We ended up doing all the work ourselves, which essentially included
1. doing some landscaping. Planted new flowers in the flower beds to add color and cheerfulness
2. decluttering. puttiing 50% of our furniture and belongings into a storage space. We minimized the amount of furniture and children's toys in the home and left it to a minimum. We also cleaned out our closet, and donated lots of plates, kitchen appliances, and clothing to charitable organizations. The only things left in our closets were clothing that we would wear for the next 3 months.
3. cleaning like mad. had an industrial cleaning person come out and then our regular cleaning people came once a week.
4. creating a "light and bright" environment. I changed all my light bulbs to the maximum wattage that could be handled by the light fixture (many were changed to those energy saver bulbs... you know... as bright as a 100 W light bulb, but only uses 27 W). We hand washed the crystals on our chandelier, and they sparkled like they never have.
5. got rid of the old, dated wallpaper. It didn't seem that bad when we were living there, but after we tore it out and painted the walls off-white, the place looked bigger and cleaner. Best $2500 we spent in preparing the house to sell.
It was hard work for a week. We decided what to do based on feedback from our realtor, the consultation with the stager, and a video from the realtor about preparing your home to sell. It was a very dated video from the 1970s and my husband and I were snickering at each other as we watched it, but the tips in that video were very helpful. Her bottomline was, "The way you show a home is not the way you live in a home." That's when we got serious with the decluttering. I packed away things afterwork from 8pm to 2am every night for almost a week. We sold our home after being listed for 60 days for more than asking. Many people who came to open house thought we had it professionally staged, because it was so clean... but then, my realtor pointed out, "why would a stager put a diaper changing table and 3 cribs for triplet babies???" everyone realized that we actually did live there, and that we are clean people who care about our home. As a home buyer looking at homes now, I really see how a dirty or cluttered homes can make the home seem smaller and unappealing. Some home sellers do not even bother changing burnt out light bulbs when they are showing their house. Good grief, if they live in a house where the lights are out and they don't change the bulb... what else are they not taking care of in the house.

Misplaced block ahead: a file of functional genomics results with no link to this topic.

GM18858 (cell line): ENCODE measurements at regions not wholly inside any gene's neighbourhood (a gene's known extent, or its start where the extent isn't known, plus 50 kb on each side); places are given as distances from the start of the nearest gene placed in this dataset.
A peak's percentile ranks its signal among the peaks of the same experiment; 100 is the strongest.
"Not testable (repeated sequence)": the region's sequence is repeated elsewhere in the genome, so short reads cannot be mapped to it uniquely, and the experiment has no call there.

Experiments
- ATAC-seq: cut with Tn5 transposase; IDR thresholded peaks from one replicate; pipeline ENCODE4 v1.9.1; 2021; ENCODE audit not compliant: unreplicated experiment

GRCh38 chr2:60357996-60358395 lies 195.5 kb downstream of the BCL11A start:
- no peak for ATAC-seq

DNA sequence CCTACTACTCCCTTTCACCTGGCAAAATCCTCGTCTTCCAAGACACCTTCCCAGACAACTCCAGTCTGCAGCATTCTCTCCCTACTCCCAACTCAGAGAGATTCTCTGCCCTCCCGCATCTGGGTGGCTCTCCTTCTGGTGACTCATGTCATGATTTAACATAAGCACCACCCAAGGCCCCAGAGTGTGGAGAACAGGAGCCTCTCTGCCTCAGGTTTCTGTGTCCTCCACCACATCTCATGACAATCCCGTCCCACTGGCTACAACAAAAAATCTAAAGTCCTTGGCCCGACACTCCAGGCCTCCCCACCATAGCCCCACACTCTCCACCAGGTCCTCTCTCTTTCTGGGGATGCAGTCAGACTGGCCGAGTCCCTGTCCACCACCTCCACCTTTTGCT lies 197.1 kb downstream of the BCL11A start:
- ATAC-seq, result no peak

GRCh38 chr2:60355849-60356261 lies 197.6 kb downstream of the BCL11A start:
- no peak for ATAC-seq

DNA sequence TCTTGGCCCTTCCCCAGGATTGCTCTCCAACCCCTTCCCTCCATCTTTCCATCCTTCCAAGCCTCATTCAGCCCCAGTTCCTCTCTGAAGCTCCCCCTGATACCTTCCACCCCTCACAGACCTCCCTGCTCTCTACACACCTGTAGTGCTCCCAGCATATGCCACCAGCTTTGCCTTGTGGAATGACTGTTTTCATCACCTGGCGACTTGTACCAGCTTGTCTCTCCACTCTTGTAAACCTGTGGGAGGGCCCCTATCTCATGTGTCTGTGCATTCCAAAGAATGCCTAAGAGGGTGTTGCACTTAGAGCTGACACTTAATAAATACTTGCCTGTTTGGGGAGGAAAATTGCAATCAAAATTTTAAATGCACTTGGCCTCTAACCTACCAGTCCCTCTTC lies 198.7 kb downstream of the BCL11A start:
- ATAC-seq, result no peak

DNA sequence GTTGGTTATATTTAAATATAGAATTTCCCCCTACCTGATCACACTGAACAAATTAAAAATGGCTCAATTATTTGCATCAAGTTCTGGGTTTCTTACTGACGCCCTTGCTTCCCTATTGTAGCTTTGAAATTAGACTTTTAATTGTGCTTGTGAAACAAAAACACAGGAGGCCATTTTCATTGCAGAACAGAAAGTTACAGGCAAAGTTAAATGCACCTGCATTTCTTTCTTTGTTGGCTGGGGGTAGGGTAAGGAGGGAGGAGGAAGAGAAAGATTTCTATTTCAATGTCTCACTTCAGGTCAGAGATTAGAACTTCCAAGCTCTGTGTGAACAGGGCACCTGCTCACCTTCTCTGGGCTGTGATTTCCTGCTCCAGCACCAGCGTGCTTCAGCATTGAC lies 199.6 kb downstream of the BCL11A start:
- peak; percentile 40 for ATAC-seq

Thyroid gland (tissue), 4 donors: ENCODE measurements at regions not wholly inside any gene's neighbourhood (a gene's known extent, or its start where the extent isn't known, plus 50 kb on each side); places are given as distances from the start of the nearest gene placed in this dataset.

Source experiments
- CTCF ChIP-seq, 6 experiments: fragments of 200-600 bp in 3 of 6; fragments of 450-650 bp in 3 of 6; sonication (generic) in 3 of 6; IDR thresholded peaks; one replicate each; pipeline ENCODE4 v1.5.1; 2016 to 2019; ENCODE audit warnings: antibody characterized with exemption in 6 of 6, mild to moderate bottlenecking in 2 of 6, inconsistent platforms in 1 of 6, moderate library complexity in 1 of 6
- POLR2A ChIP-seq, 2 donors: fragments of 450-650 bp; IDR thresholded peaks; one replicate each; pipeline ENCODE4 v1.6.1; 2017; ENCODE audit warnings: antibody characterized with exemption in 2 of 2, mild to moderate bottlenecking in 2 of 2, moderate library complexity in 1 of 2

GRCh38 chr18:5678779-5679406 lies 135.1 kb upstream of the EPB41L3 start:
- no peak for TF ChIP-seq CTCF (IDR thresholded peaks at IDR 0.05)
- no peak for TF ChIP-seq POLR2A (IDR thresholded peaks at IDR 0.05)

What I learned was that "clean" and "uncluttered" make the best 1st impression. And "light and bright" have our visitors leaving happy, even if they didn't feel like it was the right home for them to buy. There was a buzzzz... Even our neighbors were talking about our home after visiting for the Neighbor's Open House and Tea... and it was eventually a friend of a neighbor who bought our home.
I have experienced the difference staging a home can make over showing it empty. One of my clients said it this way "people that were raised on television lack the imagination of those raised on radio".
The purpose of staging is to create a model home effect, to remove all personal taste and put forth a functional pleasant use of the space so prospective buyers can see that, "OK we can have a conversation area and a seperate reading area in this room" or "OK we can get a Queeen size bed in this bedroom".
It is completely possible for you to stage your own house if you keep those things in mind but if you've moved out and need your furniture at your new house then hiring a stager or renting and moveing the furniture yourself will help you attract buyers that see the value of your home faster than if it is empty.
Remeber that the goal in preparing your property for sale is to create the most attractive product on the market at that time. That's how you'll attract the most buyers.
As you can attest, as a buyer, you see everything from the moment you turn into the neighborhood, drive down the street, park in front of the house and then go in. It all adds to the decesion of "can I live here, is this the one I want" and "how much am I willing to pay to live here"?
I had to give Ally a thumbs up on how to prepare your home yourself.